It’s March 22, World Water Day. Here’s some of the bizarre history of the Victorian Filling Station or water fountain

The Metropolitan Drinking Fountain Association opened its first drinking fountain in April 1859 — and thousands gathered to watch it be turned on.

At the time, many poor people got their water from private companies that hauled it directly from the Thames, which was increasingly polluted by human waste.

By the mid-19th century, the water was so polluted that beer was being used as a safer alternative!

Victorian Filling Stations

At its peak, the first water fountain was being used by around 7000 people a day.

By 1879, there were almost 800 drinking fountains in London alone.

Not just people were refreshing themselves, though.  By 1865 the majority of fountains then being erected had drinking troughs for dogs attached to them.

Before this, water was available only at the troughs erected outside pubs.

It was fully understood by carmen and others watering their horses at them that they were expected at the same time to patronize the house.

To remove any chance of misunderstanding on this point, sometimes troughs contained lines like:

“All that water their horses here Must pay a penny or have some beer.”

Combined drinking fountain for people, horses and dogs, Toronto, Canada, 1899

 

In 1867, the name of the group was changed to the Metropolitan Drinking Fountain and Cattle Trough Association to acknowledge the four-legged part of their mission.

By 1885 over 50,000 horses were enjoying the Association’s troughs in London.

These water troughs became so important that their locations began to be built into maps, and the Victorians often referred to them as filling stations.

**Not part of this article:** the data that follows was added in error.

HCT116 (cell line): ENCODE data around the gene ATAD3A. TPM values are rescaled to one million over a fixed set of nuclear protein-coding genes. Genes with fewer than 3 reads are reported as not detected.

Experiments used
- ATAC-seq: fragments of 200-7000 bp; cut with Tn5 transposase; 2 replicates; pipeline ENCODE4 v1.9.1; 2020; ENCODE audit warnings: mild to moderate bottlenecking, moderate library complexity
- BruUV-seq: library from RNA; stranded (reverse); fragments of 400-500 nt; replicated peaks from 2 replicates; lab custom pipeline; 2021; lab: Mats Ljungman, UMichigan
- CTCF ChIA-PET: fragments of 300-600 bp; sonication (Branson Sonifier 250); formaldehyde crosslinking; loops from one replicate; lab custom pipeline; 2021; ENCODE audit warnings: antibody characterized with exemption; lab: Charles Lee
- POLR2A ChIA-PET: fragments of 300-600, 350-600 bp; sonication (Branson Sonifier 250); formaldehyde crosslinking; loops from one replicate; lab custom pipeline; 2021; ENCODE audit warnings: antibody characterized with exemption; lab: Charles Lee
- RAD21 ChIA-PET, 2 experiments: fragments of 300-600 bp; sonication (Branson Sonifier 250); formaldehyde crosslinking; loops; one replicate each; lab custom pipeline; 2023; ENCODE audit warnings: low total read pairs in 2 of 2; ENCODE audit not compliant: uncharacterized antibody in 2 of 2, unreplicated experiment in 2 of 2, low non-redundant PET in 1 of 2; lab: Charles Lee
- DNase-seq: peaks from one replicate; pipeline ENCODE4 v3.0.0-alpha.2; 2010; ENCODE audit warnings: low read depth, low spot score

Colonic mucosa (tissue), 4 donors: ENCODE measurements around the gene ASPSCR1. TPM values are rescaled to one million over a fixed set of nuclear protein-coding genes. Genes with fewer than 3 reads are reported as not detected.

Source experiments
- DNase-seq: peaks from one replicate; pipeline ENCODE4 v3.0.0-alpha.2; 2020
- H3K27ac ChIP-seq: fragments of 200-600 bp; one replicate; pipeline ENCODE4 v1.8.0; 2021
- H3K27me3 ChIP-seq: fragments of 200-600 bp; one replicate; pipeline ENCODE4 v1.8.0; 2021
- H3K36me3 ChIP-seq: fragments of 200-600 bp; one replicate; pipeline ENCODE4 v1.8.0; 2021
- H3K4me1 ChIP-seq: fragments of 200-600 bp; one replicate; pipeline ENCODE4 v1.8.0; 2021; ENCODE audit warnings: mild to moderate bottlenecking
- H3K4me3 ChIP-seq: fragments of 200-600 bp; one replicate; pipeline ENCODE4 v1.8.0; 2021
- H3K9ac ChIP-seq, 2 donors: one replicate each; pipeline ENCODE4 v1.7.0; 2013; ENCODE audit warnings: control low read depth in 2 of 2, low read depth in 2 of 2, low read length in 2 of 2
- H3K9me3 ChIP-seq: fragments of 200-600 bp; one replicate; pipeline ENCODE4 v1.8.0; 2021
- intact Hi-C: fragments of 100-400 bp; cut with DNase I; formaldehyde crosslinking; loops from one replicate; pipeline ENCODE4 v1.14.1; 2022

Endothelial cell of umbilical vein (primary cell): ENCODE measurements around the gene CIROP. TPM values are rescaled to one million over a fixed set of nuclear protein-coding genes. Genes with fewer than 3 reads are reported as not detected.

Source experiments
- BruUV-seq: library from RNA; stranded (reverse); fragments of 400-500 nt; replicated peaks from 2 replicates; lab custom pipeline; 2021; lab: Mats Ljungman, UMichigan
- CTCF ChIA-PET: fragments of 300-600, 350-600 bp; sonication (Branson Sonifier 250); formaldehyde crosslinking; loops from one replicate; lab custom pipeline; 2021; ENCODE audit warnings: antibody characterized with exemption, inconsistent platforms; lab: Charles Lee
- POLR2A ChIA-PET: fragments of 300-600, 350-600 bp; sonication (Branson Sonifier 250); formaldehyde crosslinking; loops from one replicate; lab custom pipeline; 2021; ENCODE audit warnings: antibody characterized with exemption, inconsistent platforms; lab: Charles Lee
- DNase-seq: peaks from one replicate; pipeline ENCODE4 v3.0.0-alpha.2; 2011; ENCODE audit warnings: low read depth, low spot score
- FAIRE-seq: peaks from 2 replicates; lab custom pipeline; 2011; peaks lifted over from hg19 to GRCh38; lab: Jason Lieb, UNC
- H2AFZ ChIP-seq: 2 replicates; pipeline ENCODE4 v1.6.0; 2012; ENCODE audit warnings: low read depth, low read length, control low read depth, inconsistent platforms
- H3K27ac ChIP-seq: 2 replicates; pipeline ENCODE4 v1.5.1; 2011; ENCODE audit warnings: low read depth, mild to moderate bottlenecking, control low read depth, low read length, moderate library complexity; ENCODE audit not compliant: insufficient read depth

The same cup

 

For 50 years, people drank water from these fountains using … a metal cup attached to the fountain with a chain.the central mechanism was remarkably consistent. It featured three main components: A spigot that sent out a continual stream of fresh water, a basin for collecting the water, and a metal cup, attached by

The water fountain generally featured three main components: A spigot that sent out a continual stream of fresh water, a basin for collecting the water, and a metal cup, attached by chain to the edifice, that was kept in the basin of water. Thirsty passers-by would grab the metal cup and drink it dry, then put it back into the basin of water.

Yup. Everyone used the same cup. Day in and day out. Although germ theory had, by the 1860s, started to gain acceptance, everyone assumed that the water flowing over the cup would keep it clean.

And no one believed that germs could live on a metal cup.

It’s a Bubbler

The term bubbler is still used instead of water fountain or drinking fountain in parts of the United States United States and in Australia.

It’s commonly used in southern and eastern Wisconsin and in Massachusetts and Rhode Island.

In Portland, Oregon where in the late 1800s Simon Benson installed 20 fountains, they are now known as “Benson Bubbler“.

Though it may not be understood in other areas, it has become such a novelty in WI that the state Historical Society (WHS) has created T-shirts to sell that on the front state “It’s a bubbler” and on the back say “Fountains are where you throw coins.”

 

Sources  Historic UK, drinkingfountains.orgaqualog2, HuffingtonPost